My rating: 5/5 stars.

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Review: “The Unfortunate Decisions of Dahlia Moss” by Max Wirestone

The Unfortunate Decisions of Dahlia Moss by Max Wirestone A review by Amanda.

Dahlia Moss is going through a tough time. Her boyfriend cheated and had the audacity to dump her when he got caught, instead of the other way around. She has been unemployed for almost a year, despite going on interviews for any job opening she can find. Her roommate Charice has been very understanding about the rent but Dahlia is determined to find a job and pay her own way. An opportunity that seems too good to be true, but also too good to pass up, falls in her lap when handsome jerk Jonah hires her as a private detective. It seems that something important has been stolen from him and he needs her help to track it down. This is no ordinary case, however, because the item is a spear – a digital spear, from an online MMORPG. Jonah claims to know who took it. All Dahlia has to do is meet with the suspected thief and convince him to return the spear. The meeting doesn’t go quite as planned, and then everything goes topsy-turvy when Jonah turns up dead. Dahlia might be in over her head, but she’s determined to find the truth.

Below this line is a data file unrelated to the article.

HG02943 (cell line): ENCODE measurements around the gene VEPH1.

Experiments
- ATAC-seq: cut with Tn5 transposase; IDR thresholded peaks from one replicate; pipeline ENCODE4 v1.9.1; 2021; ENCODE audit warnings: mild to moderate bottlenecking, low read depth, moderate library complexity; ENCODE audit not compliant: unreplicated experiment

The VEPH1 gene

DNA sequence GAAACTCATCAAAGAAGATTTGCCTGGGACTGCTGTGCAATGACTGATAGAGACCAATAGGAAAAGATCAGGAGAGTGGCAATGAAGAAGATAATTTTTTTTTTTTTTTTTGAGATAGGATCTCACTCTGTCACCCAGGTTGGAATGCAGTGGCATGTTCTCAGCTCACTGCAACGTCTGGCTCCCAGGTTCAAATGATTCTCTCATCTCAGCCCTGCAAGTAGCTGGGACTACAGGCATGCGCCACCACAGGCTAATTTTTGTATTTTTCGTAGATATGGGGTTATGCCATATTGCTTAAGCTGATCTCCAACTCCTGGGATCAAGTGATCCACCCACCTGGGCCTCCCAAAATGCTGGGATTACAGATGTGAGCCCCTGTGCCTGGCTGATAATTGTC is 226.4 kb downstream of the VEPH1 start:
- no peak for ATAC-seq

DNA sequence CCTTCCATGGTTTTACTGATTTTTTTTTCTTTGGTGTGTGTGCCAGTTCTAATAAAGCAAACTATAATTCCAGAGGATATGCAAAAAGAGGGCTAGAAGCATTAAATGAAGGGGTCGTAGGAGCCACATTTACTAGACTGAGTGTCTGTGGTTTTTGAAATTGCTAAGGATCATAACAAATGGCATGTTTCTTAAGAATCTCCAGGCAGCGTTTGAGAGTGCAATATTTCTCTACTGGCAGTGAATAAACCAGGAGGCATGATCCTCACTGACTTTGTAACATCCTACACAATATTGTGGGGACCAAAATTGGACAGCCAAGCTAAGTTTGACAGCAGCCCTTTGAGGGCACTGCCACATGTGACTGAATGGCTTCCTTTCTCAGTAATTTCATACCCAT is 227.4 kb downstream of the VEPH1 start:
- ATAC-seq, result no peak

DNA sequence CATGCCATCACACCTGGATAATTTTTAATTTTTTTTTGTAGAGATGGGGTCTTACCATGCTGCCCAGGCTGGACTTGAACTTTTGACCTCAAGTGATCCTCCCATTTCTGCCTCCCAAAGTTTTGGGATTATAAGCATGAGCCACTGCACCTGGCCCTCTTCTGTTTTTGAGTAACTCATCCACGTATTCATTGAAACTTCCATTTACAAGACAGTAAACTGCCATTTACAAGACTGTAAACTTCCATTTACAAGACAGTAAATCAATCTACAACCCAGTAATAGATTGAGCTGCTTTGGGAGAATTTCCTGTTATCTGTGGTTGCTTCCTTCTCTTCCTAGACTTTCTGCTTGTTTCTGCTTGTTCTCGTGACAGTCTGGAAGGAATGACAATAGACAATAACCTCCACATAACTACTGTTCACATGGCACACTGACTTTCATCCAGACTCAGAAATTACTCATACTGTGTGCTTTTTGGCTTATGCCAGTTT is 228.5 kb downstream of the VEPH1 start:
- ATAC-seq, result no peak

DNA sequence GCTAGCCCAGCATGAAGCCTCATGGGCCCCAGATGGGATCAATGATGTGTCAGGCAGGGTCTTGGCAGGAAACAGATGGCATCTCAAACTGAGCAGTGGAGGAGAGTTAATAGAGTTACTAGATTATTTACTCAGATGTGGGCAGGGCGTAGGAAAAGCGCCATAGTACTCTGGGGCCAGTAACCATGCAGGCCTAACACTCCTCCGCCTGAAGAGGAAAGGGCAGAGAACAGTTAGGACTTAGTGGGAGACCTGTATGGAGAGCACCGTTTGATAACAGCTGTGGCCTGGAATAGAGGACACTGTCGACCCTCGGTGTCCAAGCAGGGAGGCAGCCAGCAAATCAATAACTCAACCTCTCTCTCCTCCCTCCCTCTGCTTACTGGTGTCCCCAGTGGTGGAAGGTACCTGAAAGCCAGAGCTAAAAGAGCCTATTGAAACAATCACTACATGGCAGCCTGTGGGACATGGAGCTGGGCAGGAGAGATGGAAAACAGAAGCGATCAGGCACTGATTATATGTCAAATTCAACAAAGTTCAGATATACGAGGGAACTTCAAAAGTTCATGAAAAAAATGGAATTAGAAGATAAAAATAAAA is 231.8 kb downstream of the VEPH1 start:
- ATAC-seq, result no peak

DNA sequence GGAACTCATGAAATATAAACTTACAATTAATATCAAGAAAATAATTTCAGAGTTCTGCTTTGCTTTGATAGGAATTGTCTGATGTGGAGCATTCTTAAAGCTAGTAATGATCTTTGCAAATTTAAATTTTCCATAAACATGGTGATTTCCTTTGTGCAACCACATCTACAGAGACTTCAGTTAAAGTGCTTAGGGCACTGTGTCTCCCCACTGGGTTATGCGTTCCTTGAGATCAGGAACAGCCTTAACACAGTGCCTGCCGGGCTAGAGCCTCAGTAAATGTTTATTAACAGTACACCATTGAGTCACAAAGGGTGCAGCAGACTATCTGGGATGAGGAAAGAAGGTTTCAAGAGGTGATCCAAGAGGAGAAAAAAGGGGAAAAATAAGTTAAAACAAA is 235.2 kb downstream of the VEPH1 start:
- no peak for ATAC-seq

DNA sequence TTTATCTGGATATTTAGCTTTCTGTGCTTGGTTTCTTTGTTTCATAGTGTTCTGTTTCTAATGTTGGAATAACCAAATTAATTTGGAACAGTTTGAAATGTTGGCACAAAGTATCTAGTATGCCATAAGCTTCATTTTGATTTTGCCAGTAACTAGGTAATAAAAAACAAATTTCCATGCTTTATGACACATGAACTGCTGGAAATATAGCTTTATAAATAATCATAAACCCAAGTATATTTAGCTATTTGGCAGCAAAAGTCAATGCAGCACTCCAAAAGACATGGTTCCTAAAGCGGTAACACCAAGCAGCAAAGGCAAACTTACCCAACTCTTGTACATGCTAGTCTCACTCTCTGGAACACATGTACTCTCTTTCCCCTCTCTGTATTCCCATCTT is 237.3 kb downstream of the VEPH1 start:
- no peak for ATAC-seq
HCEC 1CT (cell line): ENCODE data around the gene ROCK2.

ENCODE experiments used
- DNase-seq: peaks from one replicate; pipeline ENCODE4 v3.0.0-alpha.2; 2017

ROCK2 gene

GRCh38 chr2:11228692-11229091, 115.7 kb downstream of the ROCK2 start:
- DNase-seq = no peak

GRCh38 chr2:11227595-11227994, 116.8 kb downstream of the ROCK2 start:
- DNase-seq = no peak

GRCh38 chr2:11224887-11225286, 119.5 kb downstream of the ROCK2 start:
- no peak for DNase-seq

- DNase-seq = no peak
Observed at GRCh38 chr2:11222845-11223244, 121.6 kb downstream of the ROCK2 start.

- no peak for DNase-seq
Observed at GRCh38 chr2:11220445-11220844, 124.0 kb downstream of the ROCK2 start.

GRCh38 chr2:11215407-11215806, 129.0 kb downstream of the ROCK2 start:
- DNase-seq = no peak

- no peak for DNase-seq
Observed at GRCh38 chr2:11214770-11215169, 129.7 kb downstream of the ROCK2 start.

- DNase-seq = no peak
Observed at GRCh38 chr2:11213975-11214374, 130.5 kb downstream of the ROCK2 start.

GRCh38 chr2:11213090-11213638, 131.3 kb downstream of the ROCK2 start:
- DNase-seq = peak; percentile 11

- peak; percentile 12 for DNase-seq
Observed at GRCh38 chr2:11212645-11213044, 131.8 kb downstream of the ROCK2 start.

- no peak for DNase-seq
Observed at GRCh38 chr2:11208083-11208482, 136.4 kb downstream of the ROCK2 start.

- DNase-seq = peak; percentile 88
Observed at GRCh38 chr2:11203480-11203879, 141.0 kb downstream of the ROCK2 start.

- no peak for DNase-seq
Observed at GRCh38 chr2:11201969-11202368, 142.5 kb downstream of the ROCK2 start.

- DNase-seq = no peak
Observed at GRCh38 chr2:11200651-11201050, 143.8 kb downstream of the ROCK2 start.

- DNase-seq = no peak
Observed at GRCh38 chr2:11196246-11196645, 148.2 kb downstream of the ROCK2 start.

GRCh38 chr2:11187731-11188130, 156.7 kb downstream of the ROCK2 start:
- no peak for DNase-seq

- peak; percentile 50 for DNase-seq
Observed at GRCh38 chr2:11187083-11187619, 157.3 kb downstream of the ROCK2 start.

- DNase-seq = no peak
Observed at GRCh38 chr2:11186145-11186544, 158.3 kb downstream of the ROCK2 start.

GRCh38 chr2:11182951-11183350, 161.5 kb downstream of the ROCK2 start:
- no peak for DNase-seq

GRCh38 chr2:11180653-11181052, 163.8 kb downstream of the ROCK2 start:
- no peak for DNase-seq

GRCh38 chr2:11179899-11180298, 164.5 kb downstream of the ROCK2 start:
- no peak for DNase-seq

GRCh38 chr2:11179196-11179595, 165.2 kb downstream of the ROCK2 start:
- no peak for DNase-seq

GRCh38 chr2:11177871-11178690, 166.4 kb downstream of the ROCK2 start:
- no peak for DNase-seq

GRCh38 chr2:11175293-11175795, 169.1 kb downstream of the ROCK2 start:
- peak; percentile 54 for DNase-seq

This book was a fun, clever read. Dahlia’s inner monologue was immensely entertaining and reminiscent of Rory and Lorelai from the TV show Gilmore Girls. She was an intelligent, nerdy girl with a love of online computer games, which came in handy while she worked the case. She was also a bit flighty, easily distracted, and socially awkward. While I liked and identified with Dahlia, her over-the-top personality was also a detriment at times. She often overshadowed the mystery aspect of the plot with her humorous, but irrelevant, observations. Romance was present but very much in the background. As far as the case went, it was intriguing and kept me guessing until the end. I enjoyed this story and would like to read more about Dahlia, although I would prefer to see more of a balance between her personality and the plot.

My rating: 3/5 stars.

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Review of “Size 12 Is Not Fat” by Meg Cabot